Tuesday, January 7, 2014

Gear Review: Zebra Billy Pots

Our friends over at Ben's Backwoods recently sent us some stainless steel bushcrafting cookware and asked for our opinion. These pots, called "Zebra Billy Pots," are popular in European bushcraft circles, and are also standard-issue gear for students attending Ray Mear's reknowned Woodlore Bushcraft School. More recently, they've begun to spread in popularity here in the States as well.

The pots are manufactured by Zebra of Thailand. They have been making stainless cookware since 1966. Unlike cheap cookware that's made in China, Taiwan, Vietnam, etc, the quality of the Zebra pots is very high, and more akin to gear that's made in Sweden, Germany or the US. As a mark of this quality, each individual component of the Billy Pot is stamped with Zebra's unique logo:

(click to enlarge)


Zebra 16CM Pot
Fluid Ounces: 100 oz
Diameter: 16 cm (6.3")
Individual Piece Height: Pot w/ lid 7.25" Insert 1 .5" 
Total Height: 7.25" 
Weight: 2.00 lbs
Steel: 18-10 Marine Grade Stainless Steel
Made by Zebra in Thailand
Price- $26.98

Zebra 14CM Pot
Fluid Ounces: 64 oz
Diameter: 14 cm (5.5")
Individual Piece Height: Pot w/ lid 6.25" Insert 1 .5" 
Total Height: 6.25" 
Weight:1 lb 9 oz.
Steel: 18-10 Marine Grade Stainless Steel
Made by Zebra in Thailand
Price- $24.98 (USD)

Zebra 12CM Pot
Fluid Ounces: 44 oz
Diameter: 12 cm (4.7")
Individual Piece Height: Pot w/ lid 5.5" Insert 1 .25" 
Total Height: 5.5" 
Weight:1 lb 3 oz.
Steel: 18-10 Marine Grade Stainless Steel
Made by Zebra in Thailand
Price- $21.98 (USD)


What makes the Zebra Pots so handy is their bushcraft-friendly features. The handle has a notch in the middle, to make it easy to hang on a branch over campfires.

It also comes with a removable pan that nests over the pot, which comes in handy as a plate, mixing bowl or frying pan. When used with the lid, this pan can also function as an improvised dutch oven for baking bannock bread, or for steaming vegetables when used over boiling water inside the lidded pot.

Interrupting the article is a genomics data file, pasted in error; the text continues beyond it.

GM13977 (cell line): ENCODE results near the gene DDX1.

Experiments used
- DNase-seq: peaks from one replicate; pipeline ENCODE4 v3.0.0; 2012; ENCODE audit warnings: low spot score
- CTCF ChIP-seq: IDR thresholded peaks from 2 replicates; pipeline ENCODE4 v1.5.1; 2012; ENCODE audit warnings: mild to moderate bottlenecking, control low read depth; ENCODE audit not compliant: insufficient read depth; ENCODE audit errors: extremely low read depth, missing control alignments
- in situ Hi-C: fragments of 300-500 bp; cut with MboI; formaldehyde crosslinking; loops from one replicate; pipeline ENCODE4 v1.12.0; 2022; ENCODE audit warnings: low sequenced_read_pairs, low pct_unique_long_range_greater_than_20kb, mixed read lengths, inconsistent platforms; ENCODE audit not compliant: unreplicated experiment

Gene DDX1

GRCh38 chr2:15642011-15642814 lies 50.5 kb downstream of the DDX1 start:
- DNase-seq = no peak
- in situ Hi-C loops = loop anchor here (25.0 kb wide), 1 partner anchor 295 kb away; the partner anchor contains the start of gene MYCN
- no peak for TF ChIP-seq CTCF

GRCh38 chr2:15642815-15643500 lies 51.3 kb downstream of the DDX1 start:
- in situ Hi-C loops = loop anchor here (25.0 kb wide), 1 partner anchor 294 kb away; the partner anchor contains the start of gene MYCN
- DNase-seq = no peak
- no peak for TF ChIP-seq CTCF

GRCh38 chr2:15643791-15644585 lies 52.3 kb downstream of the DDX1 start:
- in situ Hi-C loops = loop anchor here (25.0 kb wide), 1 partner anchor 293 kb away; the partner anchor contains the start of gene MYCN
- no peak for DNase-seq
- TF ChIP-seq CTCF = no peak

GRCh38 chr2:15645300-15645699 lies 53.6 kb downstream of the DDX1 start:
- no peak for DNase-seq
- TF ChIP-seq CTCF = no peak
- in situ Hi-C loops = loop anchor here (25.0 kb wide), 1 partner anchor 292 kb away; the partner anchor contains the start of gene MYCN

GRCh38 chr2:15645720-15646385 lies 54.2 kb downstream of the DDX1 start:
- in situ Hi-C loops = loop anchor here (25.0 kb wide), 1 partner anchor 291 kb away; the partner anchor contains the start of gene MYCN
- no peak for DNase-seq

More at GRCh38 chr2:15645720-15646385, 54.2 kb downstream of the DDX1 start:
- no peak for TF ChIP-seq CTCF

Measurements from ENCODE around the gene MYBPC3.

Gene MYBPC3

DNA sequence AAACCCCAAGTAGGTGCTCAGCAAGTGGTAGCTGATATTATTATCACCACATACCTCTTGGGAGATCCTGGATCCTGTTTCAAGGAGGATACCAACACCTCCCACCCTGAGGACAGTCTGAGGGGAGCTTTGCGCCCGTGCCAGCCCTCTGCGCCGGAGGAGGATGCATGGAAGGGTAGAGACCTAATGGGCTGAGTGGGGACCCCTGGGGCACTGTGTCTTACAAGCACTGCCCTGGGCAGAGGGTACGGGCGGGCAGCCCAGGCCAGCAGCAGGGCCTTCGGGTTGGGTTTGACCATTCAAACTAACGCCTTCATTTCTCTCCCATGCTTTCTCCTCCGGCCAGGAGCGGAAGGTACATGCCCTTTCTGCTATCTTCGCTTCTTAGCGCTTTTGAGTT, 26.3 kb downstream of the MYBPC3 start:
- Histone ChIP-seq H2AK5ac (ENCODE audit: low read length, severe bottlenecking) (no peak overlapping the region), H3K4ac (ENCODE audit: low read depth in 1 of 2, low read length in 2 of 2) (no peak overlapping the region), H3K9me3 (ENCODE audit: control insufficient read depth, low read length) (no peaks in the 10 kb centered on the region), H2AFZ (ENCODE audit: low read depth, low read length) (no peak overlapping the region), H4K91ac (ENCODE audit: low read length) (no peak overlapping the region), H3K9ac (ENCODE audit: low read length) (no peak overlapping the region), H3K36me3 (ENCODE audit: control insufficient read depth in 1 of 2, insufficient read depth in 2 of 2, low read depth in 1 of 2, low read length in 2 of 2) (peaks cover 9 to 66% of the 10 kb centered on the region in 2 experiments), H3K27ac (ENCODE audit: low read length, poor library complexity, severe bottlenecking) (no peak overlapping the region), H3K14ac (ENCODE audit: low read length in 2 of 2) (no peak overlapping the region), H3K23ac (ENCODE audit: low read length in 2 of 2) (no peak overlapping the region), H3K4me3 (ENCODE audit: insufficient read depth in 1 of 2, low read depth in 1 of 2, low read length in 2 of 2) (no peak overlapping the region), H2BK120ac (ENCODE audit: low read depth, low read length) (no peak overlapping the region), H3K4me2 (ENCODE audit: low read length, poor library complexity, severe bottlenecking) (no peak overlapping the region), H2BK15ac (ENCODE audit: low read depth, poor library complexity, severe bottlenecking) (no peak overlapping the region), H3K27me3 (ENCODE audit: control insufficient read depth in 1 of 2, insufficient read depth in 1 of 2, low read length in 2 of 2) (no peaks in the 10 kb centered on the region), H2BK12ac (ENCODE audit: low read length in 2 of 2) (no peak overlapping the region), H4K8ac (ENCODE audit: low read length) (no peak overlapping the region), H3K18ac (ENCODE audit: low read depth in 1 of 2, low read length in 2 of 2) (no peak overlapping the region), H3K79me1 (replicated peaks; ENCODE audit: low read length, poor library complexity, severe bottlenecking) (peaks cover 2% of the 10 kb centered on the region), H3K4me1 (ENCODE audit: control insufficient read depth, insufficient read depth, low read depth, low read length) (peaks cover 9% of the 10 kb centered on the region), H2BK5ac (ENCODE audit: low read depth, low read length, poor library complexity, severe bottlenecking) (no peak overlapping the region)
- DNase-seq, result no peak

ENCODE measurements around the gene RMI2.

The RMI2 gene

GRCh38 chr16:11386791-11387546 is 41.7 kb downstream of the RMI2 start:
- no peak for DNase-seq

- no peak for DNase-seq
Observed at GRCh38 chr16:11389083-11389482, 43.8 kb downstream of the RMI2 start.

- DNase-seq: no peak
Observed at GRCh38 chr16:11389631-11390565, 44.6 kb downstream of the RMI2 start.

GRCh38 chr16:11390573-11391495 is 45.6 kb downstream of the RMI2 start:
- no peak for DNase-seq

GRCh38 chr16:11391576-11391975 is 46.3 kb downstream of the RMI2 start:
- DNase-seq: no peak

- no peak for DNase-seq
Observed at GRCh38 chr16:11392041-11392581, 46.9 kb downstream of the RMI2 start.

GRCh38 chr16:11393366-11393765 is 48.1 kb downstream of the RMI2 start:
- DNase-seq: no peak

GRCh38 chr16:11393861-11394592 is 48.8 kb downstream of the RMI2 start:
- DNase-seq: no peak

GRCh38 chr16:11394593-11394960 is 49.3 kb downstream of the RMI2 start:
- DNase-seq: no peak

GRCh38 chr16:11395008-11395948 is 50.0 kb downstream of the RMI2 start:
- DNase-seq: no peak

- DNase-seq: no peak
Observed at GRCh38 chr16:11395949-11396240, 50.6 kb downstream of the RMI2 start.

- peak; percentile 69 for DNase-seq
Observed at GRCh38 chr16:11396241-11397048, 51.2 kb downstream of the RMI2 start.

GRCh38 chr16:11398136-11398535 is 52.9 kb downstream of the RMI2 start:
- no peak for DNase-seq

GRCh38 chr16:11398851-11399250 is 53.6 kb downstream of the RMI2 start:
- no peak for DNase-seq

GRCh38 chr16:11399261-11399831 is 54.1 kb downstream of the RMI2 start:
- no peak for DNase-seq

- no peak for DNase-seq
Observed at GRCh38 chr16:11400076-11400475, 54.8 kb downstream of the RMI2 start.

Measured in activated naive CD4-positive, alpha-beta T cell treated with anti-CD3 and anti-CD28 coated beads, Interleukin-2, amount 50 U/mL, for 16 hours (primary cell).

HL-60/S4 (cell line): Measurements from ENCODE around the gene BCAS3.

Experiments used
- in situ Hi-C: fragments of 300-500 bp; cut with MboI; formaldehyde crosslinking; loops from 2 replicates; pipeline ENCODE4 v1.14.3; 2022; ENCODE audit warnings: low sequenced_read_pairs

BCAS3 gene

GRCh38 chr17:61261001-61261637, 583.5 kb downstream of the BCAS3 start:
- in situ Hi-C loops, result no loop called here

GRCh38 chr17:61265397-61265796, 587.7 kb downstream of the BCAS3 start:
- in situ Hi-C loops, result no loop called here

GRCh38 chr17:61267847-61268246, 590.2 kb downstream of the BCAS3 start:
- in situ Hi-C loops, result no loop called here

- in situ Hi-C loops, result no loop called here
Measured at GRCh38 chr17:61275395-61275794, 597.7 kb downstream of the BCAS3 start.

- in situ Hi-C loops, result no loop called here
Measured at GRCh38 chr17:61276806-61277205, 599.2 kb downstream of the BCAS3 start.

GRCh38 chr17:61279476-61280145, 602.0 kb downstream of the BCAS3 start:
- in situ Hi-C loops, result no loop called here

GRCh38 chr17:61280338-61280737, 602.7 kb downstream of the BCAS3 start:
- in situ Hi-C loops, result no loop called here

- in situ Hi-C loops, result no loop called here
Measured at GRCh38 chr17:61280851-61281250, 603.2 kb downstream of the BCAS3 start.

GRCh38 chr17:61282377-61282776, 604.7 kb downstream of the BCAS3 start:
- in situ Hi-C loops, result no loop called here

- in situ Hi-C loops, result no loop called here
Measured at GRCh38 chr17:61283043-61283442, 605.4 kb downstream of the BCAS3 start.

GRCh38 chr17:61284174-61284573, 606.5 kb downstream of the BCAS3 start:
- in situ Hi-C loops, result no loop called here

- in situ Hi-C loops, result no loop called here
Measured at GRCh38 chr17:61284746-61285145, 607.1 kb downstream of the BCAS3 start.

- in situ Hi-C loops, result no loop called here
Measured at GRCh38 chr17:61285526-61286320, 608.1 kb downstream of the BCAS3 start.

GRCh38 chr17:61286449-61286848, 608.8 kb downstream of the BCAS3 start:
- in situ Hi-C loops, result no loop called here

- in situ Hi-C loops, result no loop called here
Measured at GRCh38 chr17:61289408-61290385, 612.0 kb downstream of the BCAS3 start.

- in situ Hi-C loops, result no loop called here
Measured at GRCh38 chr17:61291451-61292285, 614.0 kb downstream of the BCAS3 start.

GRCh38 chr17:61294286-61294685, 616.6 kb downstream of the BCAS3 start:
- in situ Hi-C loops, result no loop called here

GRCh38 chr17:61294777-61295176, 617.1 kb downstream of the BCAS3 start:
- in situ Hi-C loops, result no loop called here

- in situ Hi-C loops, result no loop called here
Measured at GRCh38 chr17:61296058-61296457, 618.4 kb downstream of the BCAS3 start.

The pot itself is constructed of 18-10 Marine grade stainless, and its simple shape excels at common tasks such as boiling water, cooking stews and soups, melting snow, etc:

Melting snow in the 12CM pot for drinking water.

The middle-sized 14CM Zebra Pot has room to cook up to three ramens at once:

Heating up baked beans in the 14CM Zebra Pot.

The overall quality of the pots is superb, and they are built to withstand heavy use. Early Zebra pots came with problematic plastic lid clips, which were used to hold the lid down when the pot was not in use. The issue with these clips was that they would melt when exposed to the heat of a campfire. This plastic has been phased out in later models, and all new Zebra pots come without them.


There are many cookware choices on the market for bushcrafters, but with the combination of strong, quality construction, bushcraft-friendly features, and a very reasonable price, it's not hard to understand why Zebra Pots are so popular.

Yes, there are lighter options than the Zebra Pots, but lighter isn't always better. The advantages of carrying a heavier stainless pot include a more evenly heated cooking surface, bombproof construction, and easier cleaning.

For many bushcrafters, who typically travel shorter distances to their favorite wilderness spots, the Zebra is an excellent choice that's built to last.

5 out of 5 Stars (Highly Recommended)

Zebra Billy Pots are available from Ben's Backwoods

(Campfire photos by Monica Tymcio)

About the author
Jason Schwartz is the founder and senior editor of Rocky Mountain Bushcraft. He is a former Red Cross certified Wilderness & Remote First Aid Instructor, and has taught bushcraft and wilderness survival techniques to the Boy Scouts of America, interned with the US Forest Service, and studied wilderness survival, forestry and wildland firefighting at Colorado Mountain College in Leadville, Colorado. Jason has also written for magazines such as The New Pioneer and Backpacker, including writing the "Tinder Finder" portion of Backpacker's "Complete Guide to Fire," which won a 2015 National Magazine Award (NMA). Email him at rockymountainbushcraft @ hotmail.com (without spaces)

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